The Washington Territory was established by U.S. President Millard Fillmore on March 2, 1853. According to the 1870 Census for Washington DC (Ancestry.com Washington DC Ward 2, image 64 of 467) two children (Fannie and Kate) were born to the Moses' in the Washington Territory. The Moses' moved to Washington DC before 1856, where they would remain.
John and Mary Bradley had four children: J. W. , Jane Elizabeth, John P. and C. E. Bradley.
John and Mary separated in 1864. Mary meet Alexander Rhinehardt Heisen and they left the area for Clark county, Washington, north-northeast of Vancouver in an area that would become known as Heisson. They married 28 June 1864. Alexander and Mary had eight children: Wilhemina Henrietta, Henry Rhinehardt, Theodora Concordia Ferdinanda, Clotilda Amalia, Franz Alexander Charles, Adelia J., Walter Bell and Thelma Josephine Heisen.
Frances Louisa Relyea
Frederick and Frances Louisa
were parents of 11 children, namely:
Mary, Sophia Ann, Catherine Louise, Frederick
Augustus, Rose, Ellen, William J., Henry, George A., Martha and Daisy. The
two youngest children Martha and Daisy were admitted by Frances Louisa to
be the children of Phillip Hanselman.
The truth may be that Frederick began spending much to much time in the business of maintaining and operating the Chamber's mills after Thomas M. Chamber's became ill years earlier and later died in December 1876. Frances looked elsewhere for companionship and found it with her neighbor, Phillip Hanselman.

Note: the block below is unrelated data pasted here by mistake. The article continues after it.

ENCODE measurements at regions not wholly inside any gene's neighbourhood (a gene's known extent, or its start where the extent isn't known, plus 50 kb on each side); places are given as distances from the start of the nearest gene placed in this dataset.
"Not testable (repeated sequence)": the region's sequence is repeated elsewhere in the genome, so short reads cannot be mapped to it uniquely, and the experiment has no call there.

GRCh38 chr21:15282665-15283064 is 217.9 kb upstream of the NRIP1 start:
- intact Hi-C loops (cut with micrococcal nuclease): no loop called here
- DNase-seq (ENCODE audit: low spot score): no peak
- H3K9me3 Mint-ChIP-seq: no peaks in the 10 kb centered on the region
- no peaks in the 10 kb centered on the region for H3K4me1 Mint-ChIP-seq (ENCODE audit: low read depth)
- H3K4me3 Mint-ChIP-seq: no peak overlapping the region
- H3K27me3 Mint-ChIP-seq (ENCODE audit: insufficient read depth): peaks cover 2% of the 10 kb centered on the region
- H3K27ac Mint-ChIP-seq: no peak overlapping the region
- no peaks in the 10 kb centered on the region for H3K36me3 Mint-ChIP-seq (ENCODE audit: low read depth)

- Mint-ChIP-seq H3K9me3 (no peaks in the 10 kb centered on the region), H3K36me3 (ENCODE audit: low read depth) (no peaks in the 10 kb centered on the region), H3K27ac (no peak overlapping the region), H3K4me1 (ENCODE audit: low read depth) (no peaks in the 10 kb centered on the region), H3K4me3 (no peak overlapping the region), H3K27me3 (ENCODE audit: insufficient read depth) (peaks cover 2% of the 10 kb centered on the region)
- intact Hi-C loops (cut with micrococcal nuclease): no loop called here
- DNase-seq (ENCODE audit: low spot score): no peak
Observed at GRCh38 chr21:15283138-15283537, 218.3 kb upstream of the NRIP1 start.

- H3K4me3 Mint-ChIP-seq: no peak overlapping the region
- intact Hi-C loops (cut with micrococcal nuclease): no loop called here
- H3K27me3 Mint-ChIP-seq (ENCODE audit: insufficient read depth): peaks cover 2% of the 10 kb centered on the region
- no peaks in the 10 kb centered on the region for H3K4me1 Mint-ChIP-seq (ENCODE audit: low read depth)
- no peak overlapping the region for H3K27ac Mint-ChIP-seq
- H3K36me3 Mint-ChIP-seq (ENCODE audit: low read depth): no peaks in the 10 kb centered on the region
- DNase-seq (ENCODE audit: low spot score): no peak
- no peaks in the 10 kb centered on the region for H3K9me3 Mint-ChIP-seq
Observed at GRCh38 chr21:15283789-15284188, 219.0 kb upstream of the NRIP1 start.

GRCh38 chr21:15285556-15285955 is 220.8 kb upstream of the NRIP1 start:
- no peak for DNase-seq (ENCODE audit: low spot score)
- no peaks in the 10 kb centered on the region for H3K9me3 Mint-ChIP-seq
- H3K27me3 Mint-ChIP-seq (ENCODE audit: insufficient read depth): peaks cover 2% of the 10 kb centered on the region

and Louisa moved to an area north of the mouth of the Columbia River at Ilwaco,
Pacific, Washington with Martha and Daisy. They had two additional
children, Christian and Mary. In 1884 Louise Hanselman
died and was buried in Ilwaco Cemetery, Ilwaco, Pacific, Washington. Phillip Hanselman,
a widower and two children, Christian (age 19) and Mary (age 17) are listed
in the 1900 Federal Census of Ilwaco, Pacific, Washington. Chris
Hanselman continued to live in this area and raised a family of his own (see
1920 and 1930 Federal Census.) Chris and Phillip are
buried in the Ilwaco Cemetery, Ilwaco, Pacific, Washington.
HEISON: NE&NW COR
SE-13-20-02E, SE&SW COR SE-24-20-02E,
1. The 1860 census of Pierce County indicates that Louisa was born in New York.
2. The 1860 census of Pierce County indicates that Mary was born in New Jersey.
Delaware County Clerk's Office, P.O. Box 426, Delhi, NY 13753.
Bork, Janine M., History of the Pacific Northwest
Oregon and Washington
5. The Maritime Heritage Project, http://www.maritimeheritage.org/ships/ss.html
6. The Maritime Heritage Project, http://www.maritimeheritage.org/PassLists/in091751.html
7. The Maritime Heritage Project, http://www.maritimeheritage.org/ships/ss.html
8. Bork, Janine M., History of the Pacific Northwest
Oregon and Washington
Clarence Bagley, History of Seattle
(Chicago: S.J. Clarke Publishing Co., 1916); Bagley
10. Information was obtained from Stan Greenlaw, July 5, 1996.
11. Bancroft, Hubert. H., The Works of
Hubert Howe Bancroft, Vol. 31, "History of
13. Bork, Janine M., History of the Pacific Northwest
Oregon and Washington
Research Notes: A Work in